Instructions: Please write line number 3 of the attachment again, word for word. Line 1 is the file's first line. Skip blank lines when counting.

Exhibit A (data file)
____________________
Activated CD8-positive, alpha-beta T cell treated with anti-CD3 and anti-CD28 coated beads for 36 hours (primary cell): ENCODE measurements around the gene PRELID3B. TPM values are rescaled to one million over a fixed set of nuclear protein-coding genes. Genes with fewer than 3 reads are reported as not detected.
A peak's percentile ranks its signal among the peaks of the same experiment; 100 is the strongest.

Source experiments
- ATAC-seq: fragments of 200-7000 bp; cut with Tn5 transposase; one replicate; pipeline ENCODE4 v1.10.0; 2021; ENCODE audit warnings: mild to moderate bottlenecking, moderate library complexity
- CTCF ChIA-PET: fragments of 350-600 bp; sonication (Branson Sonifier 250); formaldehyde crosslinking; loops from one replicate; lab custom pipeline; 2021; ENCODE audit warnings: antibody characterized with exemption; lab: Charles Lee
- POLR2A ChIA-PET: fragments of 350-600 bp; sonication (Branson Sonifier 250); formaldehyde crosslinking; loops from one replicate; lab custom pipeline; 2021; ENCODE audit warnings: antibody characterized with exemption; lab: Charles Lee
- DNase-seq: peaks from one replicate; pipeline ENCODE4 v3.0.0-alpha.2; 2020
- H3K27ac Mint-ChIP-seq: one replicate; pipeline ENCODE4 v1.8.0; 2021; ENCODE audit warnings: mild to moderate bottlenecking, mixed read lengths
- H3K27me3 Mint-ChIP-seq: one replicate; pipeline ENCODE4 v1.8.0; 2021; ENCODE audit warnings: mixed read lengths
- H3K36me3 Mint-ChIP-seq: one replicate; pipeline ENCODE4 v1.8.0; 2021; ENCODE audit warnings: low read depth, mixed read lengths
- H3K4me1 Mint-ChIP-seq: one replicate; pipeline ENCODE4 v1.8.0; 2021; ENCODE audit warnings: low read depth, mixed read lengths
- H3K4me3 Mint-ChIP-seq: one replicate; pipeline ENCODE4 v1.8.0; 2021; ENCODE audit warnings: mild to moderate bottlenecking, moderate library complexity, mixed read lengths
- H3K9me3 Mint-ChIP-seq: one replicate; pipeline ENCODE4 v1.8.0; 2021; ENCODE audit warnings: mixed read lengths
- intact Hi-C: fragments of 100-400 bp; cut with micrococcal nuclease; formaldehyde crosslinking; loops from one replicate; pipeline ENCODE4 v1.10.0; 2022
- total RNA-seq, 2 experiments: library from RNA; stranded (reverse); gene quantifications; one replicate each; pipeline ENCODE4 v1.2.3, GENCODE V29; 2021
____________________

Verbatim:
Source experiments